Wednesday, November 03, 2010

The Other Side with photographer Alicia J. Rose

Born and bred in Los Angeles, Alicia J. Rose has been a professional photographer for nearly a decade now. She’s been working her way up the west coast since she left the roost at 18 and called San Francisco home for a while, before relocating to Portland in the mid 90’s, where she lives today. Although she spends most of her time taking photographs for artists like The Thermals, Menomena, Y La Bamba, Stars of Track and Field, and Golden Bloom, Rose’s interest in photography was sparked by her own love of music. She explains, “I started playing accordion as Miss Murgatroid in the early days, but I kind of lost my [interest in] it a few years ago. Only recently have I started enjoying myself again as a player. Oddly enough, it’s the drums that have drawn me in. I started playing at the beginning of this year and now I’m singing and drumming in a new duo called White Widow with my pal Shawna Gore. Apparently, I was a drummer hiding in an accordion player’s body. Who knew?” In the future, Alicia plans to take up film making, since directing is her new obsession. Through photography, she came to the realization that she had been directing all along. Making music videos was a way to incorporate a new energy and passion into her work, while applying a trained photographer’s eye.

We were able to convince Alicia J. Rose to step away from her double life as a music booker/promoter/partner at Mississippi Studios to tell us what it’s like to be on The Other Side:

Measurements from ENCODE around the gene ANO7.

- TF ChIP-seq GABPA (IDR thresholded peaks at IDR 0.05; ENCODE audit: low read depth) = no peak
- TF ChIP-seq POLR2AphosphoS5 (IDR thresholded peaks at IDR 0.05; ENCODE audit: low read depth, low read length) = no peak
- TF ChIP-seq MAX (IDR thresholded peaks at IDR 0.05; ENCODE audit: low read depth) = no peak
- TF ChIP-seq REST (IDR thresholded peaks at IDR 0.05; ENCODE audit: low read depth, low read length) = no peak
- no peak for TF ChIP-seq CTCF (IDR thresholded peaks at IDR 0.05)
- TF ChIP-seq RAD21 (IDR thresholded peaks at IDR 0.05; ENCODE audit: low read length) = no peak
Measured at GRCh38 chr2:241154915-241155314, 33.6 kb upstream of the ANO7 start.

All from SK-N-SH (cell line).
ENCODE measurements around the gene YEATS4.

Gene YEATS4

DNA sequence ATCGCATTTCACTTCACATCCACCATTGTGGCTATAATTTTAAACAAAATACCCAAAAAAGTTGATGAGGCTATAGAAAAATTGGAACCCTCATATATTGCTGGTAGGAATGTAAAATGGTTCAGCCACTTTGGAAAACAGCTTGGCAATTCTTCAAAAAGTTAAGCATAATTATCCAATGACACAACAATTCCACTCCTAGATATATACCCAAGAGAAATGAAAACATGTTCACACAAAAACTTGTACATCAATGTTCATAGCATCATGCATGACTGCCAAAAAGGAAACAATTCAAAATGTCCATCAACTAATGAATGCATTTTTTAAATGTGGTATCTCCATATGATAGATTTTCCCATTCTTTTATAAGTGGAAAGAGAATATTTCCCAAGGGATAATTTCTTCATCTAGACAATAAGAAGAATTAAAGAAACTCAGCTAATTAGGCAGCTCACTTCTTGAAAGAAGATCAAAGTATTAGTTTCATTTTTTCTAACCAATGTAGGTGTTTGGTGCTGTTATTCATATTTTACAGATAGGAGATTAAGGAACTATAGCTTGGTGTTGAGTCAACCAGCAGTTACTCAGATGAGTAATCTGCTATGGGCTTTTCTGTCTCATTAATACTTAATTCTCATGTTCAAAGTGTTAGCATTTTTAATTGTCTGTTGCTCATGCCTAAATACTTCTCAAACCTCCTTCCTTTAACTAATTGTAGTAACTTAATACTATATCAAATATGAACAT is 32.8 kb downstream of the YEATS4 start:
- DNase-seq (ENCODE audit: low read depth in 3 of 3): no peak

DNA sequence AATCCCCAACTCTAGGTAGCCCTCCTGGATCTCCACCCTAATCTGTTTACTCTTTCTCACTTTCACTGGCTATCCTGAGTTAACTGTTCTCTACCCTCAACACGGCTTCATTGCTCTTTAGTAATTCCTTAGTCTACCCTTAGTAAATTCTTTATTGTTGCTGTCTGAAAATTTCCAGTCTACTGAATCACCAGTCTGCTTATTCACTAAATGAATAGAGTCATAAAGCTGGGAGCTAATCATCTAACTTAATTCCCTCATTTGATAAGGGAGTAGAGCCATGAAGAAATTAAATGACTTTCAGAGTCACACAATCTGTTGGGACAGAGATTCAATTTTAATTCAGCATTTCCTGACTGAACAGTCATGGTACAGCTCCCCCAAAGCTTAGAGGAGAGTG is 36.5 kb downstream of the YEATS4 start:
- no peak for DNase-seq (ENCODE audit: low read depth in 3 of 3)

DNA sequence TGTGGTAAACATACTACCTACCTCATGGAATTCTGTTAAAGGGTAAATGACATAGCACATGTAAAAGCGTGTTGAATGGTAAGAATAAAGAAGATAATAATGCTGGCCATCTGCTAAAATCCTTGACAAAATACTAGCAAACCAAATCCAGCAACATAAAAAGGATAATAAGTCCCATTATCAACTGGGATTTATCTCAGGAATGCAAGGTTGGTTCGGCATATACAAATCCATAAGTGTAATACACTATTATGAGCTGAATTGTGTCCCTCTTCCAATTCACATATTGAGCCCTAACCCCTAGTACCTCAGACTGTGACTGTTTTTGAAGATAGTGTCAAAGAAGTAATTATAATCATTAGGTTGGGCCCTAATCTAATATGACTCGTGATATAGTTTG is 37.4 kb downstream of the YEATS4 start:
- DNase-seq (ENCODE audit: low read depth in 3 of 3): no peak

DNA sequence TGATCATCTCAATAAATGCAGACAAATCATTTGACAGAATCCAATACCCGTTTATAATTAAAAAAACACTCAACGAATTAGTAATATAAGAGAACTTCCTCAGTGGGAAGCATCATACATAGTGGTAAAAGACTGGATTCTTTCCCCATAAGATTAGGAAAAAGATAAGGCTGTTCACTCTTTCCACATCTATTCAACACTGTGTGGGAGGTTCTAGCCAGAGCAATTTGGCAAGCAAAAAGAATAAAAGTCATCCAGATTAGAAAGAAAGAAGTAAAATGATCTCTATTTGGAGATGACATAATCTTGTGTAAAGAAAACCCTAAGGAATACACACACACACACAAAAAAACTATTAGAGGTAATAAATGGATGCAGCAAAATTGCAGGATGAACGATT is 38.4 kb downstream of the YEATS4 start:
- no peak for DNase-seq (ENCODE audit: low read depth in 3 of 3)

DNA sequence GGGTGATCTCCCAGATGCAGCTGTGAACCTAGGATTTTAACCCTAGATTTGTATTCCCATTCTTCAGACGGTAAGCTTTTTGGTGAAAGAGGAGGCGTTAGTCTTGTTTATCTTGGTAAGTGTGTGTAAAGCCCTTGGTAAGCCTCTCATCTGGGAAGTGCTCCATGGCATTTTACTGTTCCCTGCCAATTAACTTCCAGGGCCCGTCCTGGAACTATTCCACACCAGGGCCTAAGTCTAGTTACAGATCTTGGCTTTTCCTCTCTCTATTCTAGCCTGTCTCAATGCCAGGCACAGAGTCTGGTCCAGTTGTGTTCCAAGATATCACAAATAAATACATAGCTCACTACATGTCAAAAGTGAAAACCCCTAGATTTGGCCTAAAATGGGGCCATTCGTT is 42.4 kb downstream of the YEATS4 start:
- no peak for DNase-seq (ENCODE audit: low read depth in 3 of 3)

Y La Bamba, photo by Alicia J. Rose
 Green Light Go: How did you get started as a music photographer? Was there a defining moment that inspired you to work in this field, or was this career path always in the cards?

Alicia J. Rose: I started photographing bands when I started booking and working in college radio (at KUSF) in 1990. It was a natural progression for me to combine these two loves, especially after I had some killer band photos taken by Don Lewis in Los Angeles for my Miss Murgatroid release, Myoclonic Melodies. Lewis was a film shooter who employed multiple light sources and long exposures to make photos that truly blew my mind. They were a perfect representation for me as an artist. It was then that I realized what a difference proper photography makes.

I considered photography as a hobby in the early days, but I photographed a lot of rad bands, like Steel Pole Bath Tub, Tilt, Ovarian Trolley and a few others who were mostly pals from the scene I was getting to know. I also had a sweet (but smelly) darkroom in the basement of the first club I booked – The Chameleon on Valencia Street. My first camera was an Olympus OM10 that my dad gave me when I left to attend S.F. State. The camera served me well until I got my hands on a medium format Yashica Twin Lens, which slippery-sloped me into the Hasselblad, a Swedish magic camera system that I am still obsessed with.

I think I became a “professional” music photographer somewhere in the early 2000’s, after I had worked with The Decemberists. I had a day job for nearly a decade with NAIL Distribution. When I left to take on the talent buyer’s position at Doug Fir Lounge, I was able to focus my energy on photography more. My proximity to musicians was quite synergistic for my photography career.